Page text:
Richmond's Bumper Sticker Wars
Recalling the ’80s rivalry between local neighborhoods
A businessman who had been transferred from Charlotte to Richmond once told me that Richmond is the most segregated city he had ever lived in. “I’m not talking about race,” he explained. “I mean with regards to your neighborhoods. It seems that you’re only accepted by those who live in the same neighborhood as you do. You [Richmonders] don’t just have a West End. You have a near West End, a mid West End and a far West End.”
That was several years ago, and I honestly think that we’ve become a little more accepting.
But it is true, we do love our neighborhoods. I wonder how this businessman would have reacted had he moved here during the “Great Bumper Sticker Wars” of the 1980s. OK, I just made that term up for dramatic effect. But you do remember those days, don’t you?
If my memory serves me correctly, first came a bumper sticker that read, “The West End – For Members Only.” It didn’t take long before those on Richmond’s Southside had their own sticker: “South of the James – By Invitation Only.”
Now, if you’re not from around these here parts, you may not be aware that until more recent years, the idea of going across the river was somewhat repugnant to many locals. Sure, we had some great bridges, including a very nice one in the near West End. But many of my north-of-the-river neighbors acted as if one had to have both a nickel and a passport to drive across it.
When I started writing this article, I asked some of my Facebook friends and acquaintances who hang out on one of my favorite pages – “You Know You’re From Richmond When…” – to tell me what they remember about the West End/Southside feud.
Janet R. shared a memory that perfectly illustrates the mindset of the era: “My mom worked in the catalog department of a department store. Mom told a customer that their Southside store carried a particular item that she was looking for. The lady looked at Mom and said, ‘I never go across the rivah. I will do without.’”
When I first broached the subject on Facebook, I was a little worried that it might raise the ire of some of my friends. After all, today, an online discussion about something as innocent as the proper way to install a roll of toilet paper can lead to a profanity-laced tirade. But, to my delight, I found that most of the folks who frequent the page did not view the rivalry as something to be taken seriously.
Barbara B. commented, “I was raised in the West End but moved to Bon Air as an adult and have been here ever since. I never thought of it as a feud … just something for fun.”
Debbie P. agreed, writing, “Yes, it was fun! I was a ‘West Ender’ but never got the bumper sticker. Just a little friendly rivalry!”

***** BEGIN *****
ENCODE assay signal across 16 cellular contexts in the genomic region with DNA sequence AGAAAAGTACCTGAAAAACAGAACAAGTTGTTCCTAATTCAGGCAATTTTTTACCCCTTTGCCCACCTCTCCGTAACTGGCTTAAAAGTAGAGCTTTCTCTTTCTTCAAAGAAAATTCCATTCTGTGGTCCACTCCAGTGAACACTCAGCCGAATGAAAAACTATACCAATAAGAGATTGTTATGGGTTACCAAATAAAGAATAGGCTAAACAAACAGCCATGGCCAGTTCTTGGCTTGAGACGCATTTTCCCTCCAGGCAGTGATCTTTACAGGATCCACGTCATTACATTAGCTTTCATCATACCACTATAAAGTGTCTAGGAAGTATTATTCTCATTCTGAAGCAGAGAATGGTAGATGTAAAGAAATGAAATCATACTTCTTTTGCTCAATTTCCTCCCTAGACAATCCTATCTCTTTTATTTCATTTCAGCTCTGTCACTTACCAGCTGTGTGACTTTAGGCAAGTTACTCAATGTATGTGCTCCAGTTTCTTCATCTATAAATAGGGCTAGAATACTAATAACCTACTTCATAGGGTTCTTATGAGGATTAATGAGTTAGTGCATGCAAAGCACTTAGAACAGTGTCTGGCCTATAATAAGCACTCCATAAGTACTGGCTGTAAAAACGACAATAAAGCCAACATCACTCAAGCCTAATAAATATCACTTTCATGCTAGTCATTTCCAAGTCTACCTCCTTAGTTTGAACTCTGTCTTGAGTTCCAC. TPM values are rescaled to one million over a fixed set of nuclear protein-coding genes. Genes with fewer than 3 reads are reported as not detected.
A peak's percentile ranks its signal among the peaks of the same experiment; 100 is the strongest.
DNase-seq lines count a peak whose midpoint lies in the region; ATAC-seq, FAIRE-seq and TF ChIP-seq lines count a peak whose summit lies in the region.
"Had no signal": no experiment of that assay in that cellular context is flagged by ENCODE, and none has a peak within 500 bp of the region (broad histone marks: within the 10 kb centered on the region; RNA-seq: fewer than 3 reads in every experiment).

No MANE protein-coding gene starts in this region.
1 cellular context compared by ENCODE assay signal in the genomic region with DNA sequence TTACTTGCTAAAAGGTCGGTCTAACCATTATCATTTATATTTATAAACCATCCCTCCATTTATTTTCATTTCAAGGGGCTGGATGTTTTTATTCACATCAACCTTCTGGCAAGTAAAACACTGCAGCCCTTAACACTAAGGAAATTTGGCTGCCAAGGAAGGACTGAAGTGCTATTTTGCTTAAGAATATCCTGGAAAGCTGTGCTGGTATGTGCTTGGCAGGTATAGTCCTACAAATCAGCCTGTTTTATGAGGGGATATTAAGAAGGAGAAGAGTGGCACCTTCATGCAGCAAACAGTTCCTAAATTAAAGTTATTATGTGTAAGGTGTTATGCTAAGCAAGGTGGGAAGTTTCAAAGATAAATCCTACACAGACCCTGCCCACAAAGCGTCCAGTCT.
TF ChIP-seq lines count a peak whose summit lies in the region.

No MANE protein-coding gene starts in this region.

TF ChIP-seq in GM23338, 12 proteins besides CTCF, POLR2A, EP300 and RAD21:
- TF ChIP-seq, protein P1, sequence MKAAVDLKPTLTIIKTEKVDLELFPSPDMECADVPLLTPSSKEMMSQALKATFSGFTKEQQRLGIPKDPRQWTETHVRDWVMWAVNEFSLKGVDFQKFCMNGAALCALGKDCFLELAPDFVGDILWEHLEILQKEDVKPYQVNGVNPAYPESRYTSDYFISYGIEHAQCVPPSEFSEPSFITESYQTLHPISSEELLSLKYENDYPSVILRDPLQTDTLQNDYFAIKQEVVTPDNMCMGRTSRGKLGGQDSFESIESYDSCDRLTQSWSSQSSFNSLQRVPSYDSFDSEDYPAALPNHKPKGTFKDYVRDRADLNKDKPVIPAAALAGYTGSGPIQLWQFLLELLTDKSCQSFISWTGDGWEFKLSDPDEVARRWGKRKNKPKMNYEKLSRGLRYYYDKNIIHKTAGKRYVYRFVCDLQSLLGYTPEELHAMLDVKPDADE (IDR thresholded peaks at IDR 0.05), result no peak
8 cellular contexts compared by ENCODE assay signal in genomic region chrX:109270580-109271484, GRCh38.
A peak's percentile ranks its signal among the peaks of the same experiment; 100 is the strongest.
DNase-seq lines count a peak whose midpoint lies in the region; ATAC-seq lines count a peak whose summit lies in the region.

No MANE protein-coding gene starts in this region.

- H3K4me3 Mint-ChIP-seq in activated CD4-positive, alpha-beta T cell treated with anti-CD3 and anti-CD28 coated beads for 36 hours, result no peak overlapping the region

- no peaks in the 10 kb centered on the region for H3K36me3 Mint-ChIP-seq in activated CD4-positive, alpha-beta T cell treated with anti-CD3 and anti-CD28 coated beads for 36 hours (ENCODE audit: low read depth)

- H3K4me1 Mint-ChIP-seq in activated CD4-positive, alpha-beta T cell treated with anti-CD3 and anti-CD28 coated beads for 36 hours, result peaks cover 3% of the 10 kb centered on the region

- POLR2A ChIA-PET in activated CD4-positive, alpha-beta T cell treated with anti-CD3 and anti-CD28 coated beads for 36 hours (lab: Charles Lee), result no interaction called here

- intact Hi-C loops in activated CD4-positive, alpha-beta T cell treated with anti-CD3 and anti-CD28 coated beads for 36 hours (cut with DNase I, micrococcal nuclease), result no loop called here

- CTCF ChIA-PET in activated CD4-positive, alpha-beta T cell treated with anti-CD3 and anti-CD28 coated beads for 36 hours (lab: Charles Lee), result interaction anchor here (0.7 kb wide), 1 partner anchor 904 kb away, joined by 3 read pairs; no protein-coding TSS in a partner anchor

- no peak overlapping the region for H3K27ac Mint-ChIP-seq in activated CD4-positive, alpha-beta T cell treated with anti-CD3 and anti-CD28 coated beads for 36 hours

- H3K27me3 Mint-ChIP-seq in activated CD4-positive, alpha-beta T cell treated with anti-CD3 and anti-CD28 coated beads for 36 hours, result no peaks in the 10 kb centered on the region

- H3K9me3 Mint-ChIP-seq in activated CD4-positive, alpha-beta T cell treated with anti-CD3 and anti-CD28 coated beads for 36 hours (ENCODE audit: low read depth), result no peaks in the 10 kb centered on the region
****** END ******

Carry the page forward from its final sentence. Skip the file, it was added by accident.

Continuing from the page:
Other contributors to the page mentioned variations in the wording of the slogans. James P. said his dad had a hat with “Southside Pride” emblazoned on it and Carol J. recalls the slogan, “The Elite West End.”
As several members of the Facebook page recalled, this “friendly rivalry” wasn’t limited to the West End and Southside. Butch C. remembered another bumper sticker, which read, “The Fan – Who Invited You?”
And Randy B. contributed, “I used to live in Oregon Hill at that time. Anyone have a photo of that sticker? (very un-PC BTW)” Randy is right. Their slogan was rather “un-PC.”
Although I grew up in what folks at the time called the West End, we never had a bumper sticker on our car. In recent years, however, even though I’ve only moved a mile down the road from my boyhood home, I have been informed on numerous occasions that I never lived in the West End at all. Generally, it’s residents of the more fashionable far West End who have insisted that I’m from Lakeside or North Side. However, thanks to a recent marketing ploy, I no longer live in either of those neighborhoods. Without having to change my address, a local real estate firm has determined that I live in Midtown. Does anyone have a clever bumper sticker for that?
Linda S. offered her assessment of the feud, writing, “I have lived in both areas and I like Southside better. We are more relaxed and fun loving. West End [residents] think a bit more of themselves than they really should, but whatever, it is all good.” Now, I’m not sure if Linda put a finishing touch on the discussion or if she just fired a new volley into the fray. You decide.
Steve Cook has lived in the Richmond area for most of his life, working as a writer and editor and in marketing and radio. He loves to keep abreast of the local restaurant scene and researches the subject voraciously. “I used to think I was a foodie,” he says, “but then I realized I just like to eat a lot.” He once co-hosted a local Richmond restaurant radio program with BOOMER editor Annie Tobey.